Another excerpt from The Observer‘s interview last winter with Daniel Doctoroff.
Here’s how he feels about all those comparisons of him to the late Robert Moses, the original New Yorker who Got Things Done:
Location: What do you think when people compare you to Robert Moses?
Mr. Doctoroff: That is always a little odd. I don’t think that any comparison between the period that Moses was active and today is really that relevant. The biggest difference is the need for community input.
With very few exceptions, we have really made an effort to reach out to local communities and understand their needs. Moses was a believer that it was experts who were able to divine what was best for the community or the city on the whole.
Location: You said there were a few exceptions?
Mr. Doctoroff: Those that go through the state process.
And, during the February interview, Mr. Doctoroff also responded to a critique of the pace of change in New York by Adam Gopnik in The New Yorker in January.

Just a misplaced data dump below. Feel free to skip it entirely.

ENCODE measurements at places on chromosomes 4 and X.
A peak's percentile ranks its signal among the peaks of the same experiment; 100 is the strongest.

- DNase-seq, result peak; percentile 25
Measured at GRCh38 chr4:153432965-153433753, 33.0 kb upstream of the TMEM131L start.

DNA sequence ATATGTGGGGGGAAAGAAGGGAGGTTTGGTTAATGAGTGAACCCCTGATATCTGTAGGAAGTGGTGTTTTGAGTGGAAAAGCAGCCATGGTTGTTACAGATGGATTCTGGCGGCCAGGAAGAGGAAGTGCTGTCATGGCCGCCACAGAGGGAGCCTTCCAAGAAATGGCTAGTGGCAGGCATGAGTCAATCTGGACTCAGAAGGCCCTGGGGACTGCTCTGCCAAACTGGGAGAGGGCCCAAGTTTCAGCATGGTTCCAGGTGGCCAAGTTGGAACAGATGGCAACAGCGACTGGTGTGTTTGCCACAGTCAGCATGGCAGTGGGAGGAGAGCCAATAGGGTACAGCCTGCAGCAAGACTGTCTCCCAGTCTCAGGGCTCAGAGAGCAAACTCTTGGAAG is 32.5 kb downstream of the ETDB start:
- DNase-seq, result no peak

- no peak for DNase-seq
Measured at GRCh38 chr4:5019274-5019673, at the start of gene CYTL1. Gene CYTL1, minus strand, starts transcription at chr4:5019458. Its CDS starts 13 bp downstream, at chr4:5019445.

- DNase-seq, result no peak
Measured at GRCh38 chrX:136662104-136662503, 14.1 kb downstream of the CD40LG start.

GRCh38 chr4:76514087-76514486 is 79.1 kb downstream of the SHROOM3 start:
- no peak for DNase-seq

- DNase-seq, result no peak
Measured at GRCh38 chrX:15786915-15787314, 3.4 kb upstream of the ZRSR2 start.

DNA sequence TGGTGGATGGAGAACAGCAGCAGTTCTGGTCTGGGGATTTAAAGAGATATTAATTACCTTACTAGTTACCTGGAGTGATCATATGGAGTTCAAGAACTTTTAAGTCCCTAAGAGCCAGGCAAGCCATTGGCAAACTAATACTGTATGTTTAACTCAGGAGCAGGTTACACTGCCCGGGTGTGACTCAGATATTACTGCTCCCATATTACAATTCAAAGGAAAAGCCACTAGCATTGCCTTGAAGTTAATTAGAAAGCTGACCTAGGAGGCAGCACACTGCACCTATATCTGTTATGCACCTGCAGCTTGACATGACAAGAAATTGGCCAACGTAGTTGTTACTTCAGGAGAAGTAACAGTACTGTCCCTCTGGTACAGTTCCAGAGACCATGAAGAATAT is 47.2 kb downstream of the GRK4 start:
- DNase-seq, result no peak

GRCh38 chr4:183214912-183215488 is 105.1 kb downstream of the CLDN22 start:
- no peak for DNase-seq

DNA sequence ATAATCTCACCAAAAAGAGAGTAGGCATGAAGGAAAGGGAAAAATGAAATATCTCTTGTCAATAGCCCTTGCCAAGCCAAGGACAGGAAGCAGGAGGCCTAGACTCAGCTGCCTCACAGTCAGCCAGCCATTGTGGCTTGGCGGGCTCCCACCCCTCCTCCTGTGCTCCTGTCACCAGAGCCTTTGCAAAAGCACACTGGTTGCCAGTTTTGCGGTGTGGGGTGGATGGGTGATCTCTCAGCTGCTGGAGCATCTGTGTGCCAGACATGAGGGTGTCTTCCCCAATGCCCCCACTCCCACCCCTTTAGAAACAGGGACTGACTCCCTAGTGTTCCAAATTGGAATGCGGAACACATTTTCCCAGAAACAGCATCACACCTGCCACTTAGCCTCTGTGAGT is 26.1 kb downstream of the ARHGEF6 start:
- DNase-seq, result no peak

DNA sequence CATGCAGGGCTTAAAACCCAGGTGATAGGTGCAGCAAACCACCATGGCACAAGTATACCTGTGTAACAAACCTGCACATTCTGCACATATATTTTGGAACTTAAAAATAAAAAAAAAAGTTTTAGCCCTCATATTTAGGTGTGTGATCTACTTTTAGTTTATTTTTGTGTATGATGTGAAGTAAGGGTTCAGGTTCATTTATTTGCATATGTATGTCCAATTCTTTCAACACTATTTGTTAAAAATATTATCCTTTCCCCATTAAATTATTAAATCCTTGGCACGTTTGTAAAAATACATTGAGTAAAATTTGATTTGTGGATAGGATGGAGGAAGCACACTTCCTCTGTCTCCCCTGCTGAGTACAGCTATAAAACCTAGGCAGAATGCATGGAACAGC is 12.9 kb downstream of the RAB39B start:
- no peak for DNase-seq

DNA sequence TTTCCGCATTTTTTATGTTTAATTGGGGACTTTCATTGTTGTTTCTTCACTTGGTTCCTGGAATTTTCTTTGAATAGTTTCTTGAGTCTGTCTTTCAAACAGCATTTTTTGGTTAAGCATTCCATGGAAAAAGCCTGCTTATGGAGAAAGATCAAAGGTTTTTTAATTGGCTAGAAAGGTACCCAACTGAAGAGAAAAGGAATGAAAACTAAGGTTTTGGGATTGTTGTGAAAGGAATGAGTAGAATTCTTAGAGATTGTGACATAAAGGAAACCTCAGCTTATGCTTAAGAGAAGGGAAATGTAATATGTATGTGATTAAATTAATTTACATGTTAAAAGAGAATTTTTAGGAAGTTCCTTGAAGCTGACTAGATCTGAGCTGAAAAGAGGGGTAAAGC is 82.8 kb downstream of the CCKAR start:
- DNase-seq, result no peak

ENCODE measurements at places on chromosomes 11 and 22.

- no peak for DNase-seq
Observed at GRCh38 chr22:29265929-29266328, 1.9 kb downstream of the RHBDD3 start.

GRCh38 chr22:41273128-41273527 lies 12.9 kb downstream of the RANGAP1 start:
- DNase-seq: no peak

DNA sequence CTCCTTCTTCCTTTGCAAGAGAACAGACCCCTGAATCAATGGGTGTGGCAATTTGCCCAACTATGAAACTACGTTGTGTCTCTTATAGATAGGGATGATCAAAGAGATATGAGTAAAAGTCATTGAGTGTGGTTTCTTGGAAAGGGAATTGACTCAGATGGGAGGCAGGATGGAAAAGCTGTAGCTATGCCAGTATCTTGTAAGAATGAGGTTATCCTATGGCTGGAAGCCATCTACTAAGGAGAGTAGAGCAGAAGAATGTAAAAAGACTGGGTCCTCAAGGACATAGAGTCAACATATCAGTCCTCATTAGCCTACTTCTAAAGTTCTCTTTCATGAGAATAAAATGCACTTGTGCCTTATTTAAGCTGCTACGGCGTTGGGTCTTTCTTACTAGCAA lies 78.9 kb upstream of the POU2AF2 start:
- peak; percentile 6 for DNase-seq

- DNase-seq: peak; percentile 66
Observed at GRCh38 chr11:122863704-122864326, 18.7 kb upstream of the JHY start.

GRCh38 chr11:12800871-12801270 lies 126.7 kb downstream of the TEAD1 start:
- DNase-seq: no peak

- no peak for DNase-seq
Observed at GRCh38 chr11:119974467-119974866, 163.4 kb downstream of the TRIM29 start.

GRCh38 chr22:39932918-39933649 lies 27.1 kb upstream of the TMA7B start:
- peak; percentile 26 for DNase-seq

Location: The downside of a strong real-estate market is that people have been priced out of neighborhoods, old mom-and-pop shops closed. There was even a “Talk of the Town” piece in The New Yorker recently about how New Yorkers believe their city is changing too fast.
Mr. Doctoroff: I honestly don’t hear that often. There are certainly concerns about gentrification and rapidly changing communities. As the Mayor says, “If you want to solve the problem of gentrification, you should have crime go up, the schools get worse, the parks get dirtier.”
Gentrification is a natural product of market forces. It does have negative consequences, and the reason that we are spending $7.5 billion on 165,000 units of affordable housing, the reason we are spending $100 million in Queens to put 5,000 units of middle-income housing there, is because we are sensitive to that problem.
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